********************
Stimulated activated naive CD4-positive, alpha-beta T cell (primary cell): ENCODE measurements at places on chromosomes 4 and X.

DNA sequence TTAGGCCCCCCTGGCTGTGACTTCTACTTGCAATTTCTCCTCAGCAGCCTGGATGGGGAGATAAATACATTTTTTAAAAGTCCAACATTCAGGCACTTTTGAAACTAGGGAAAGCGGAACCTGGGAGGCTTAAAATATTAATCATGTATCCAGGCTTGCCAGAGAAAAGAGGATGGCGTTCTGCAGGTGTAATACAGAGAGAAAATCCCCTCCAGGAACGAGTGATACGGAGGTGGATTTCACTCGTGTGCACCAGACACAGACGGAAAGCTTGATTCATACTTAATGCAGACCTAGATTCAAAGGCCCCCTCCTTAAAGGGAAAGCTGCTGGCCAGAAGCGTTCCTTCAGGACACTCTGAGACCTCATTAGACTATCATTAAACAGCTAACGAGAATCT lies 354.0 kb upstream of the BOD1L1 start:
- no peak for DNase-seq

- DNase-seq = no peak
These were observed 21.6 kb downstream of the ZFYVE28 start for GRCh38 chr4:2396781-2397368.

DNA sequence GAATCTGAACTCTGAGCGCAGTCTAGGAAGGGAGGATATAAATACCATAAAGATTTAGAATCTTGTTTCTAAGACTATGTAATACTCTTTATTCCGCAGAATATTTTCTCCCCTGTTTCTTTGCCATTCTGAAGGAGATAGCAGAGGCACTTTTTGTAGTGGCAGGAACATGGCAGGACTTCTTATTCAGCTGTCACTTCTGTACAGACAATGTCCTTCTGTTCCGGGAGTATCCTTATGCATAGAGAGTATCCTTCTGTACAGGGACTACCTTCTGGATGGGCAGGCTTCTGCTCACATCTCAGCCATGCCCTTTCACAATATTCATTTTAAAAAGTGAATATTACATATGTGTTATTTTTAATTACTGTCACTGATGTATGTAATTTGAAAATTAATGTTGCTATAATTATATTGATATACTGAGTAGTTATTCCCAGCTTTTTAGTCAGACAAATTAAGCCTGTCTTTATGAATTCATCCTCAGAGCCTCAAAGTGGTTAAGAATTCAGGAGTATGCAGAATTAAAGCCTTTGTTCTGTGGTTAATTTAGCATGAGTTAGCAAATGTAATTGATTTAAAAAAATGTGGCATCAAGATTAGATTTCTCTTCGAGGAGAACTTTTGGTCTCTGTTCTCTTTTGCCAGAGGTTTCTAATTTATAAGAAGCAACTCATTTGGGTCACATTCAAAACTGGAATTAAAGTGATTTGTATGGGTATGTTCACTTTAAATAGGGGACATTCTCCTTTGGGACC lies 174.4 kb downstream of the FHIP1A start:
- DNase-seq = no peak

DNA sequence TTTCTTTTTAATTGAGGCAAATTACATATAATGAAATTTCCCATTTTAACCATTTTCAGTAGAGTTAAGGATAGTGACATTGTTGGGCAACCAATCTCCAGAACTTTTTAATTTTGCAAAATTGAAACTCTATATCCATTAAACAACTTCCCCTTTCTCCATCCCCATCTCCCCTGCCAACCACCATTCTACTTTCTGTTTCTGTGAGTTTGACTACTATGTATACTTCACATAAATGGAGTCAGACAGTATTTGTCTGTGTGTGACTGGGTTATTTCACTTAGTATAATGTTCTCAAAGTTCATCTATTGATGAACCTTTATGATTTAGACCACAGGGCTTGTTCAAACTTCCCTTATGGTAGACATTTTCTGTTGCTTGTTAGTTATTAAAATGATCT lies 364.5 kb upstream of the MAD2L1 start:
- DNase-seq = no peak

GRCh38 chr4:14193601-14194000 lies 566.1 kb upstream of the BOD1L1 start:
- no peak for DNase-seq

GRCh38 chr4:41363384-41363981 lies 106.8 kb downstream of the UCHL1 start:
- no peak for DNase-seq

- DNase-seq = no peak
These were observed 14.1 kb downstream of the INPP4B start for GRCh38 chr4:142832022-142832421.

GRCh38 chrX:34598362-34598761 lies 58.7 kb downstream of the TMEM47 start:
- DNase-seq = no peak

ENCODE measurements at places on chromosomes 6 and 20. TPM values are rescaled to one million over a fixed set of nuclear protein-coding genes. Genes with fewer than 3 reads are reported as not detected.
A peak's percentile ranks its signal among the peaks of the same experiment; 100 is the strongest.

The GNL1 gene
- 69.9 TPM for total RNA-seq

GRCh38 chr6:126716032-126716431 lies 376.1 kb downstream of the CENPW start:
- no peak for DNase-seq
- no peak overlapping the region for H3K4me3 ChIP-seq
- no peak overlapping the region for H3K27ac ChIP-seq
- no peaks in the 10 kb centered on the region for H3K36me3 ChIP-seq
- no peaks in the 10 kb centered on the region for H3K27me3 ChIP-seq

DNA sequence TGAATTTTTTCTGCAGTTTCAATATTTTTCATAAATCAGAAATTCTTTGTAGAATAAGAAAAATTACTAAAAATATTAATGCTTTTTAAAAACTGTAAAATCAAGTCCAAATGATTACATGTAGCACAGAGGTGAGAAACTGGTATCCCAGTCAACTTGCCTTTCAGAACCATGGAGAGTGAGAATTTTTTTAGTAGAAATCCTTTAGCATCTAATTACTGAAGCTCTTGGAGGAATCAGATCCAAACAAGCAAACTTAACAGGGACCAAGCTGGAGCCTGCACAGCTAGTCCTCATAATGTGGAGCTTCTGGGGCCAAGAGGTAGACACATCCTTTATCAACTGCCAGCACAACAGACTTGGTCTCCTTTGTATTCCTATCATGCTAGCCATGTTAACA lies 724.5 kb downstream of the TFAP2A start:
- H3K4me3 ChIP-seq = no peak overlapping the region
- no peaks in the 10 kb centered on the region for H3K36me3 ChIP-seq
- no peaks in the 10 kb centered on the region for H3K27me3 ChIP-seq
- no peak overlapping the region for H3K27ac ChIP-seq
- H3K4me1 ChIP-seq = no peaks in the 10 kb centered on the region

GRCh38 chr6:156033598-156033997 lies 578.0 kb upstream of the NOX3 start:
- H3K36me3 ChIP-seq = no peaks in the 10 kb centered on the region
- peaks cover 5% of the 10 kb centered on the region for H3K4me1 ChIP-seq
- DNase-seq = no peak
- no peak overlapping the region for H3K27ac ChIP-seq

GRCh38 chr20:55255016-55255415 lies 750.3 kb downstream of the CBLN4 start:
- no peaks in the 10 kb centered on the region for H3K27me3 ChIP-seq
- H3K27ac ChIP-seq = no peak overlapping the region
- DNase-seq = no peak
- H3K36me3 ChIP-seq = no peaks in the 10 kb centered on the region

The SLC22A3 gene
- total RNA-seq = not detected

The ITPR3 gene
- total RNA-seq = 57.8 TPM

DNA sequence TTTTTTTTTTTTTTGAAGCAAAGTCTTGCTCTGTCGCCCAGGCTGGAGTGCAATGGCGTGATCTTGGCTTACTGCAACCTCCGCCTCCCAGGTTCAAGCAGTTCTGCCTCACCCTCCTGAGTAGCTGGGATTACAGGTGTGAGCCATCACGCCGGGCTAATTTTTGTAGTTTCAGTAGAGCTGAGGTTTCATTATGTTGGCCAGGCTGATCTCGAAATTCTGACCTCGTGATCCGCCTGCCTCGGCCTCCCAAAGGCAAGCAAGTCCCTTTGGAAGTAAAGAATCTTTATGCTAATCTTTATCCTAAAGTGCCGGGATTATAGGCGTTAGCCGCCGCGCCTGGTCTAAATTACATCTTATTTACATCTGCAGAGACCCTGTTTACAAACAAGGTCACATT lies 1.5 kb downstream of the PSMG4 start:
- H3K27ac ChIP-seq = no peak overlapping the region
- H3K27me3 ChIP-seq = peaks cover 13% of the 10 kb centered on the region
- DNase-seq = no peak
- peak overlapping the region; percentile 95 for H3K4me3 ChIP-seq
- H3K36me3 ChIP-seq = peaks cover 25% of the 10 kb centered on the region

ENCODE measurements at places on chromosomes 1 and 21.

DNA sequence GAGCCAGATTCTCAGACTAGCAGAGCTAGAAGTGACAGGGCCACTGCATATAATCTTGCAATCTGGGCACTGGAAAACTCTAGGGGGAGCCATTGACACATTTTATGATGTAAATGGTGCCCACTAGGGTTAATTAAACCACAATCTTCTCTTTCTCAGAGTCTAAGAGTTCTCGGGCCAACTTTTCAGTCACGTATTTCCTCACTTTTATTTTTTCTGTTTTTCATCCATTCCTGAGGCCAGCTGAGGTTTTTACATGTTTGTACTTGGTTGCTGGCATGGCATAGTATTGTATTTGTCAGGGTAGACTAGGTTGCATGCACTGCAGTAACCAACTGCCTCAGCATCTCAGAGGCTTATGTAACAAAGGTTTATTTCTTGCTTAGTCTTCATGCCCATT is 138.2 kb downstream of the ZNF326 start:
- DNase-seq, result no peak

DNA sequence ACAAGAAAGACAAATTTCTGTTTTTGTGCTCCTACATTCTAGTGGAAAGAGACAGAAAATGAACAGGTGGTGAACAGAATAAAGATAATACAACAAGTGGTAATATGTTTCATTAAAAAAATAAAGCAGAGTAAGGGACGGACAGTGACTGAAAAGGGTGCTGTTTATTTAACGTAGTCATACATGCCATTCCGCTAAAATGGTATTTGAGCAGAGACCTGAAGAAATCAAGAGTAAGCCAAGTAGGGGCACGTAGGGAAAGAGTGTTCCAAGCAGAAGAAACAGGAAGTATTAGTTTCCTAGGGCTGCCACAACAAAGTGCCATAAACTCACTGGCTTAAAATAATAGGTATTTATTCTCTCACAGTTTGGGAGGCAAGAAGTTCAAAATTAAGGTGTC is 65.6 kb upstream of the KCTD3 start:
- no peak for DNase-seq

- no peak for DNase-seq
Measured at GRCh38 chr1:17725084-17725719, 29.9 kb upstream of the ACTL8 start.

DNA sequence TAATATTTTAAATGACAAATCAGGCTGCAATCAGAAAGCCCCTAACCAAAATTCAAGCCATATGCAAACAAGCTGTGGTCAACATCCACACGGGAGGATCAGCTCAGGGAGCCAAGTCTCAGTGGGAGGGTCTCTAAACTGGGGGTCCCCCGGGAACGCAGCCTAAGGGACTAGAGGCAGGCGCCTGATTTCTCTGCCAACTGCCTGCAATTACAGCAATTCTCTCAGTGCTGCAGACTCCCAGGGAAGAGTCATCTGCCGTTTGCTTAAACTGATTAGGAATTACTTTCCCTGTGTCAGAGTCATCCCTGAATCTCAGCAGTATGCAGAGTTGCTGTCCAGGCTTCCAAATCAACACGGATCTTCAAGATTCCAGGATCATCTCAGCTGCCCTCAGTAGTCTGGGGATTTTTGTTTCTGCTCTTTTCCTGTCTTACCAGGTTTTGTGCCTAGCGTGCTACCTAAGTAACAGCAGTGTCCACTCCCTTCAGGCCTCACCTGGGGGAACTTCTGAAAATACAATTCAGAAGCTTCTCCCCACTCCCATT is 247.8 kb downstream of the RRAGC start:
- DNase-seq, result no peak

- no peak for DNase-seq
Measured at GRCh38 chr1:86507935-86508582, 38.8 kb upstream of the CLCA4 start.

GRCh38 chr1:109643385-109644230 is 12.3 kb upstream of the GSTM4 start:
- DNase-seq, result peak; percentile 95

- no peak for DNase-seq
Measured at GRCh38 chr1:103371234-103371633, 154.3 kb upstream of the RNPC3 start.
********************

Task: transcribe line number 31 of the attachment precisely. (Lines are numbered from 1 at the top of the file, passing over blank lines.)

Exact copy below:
- no peaks in the 10 kb centered on the region for H3K27me3 ChIP-seq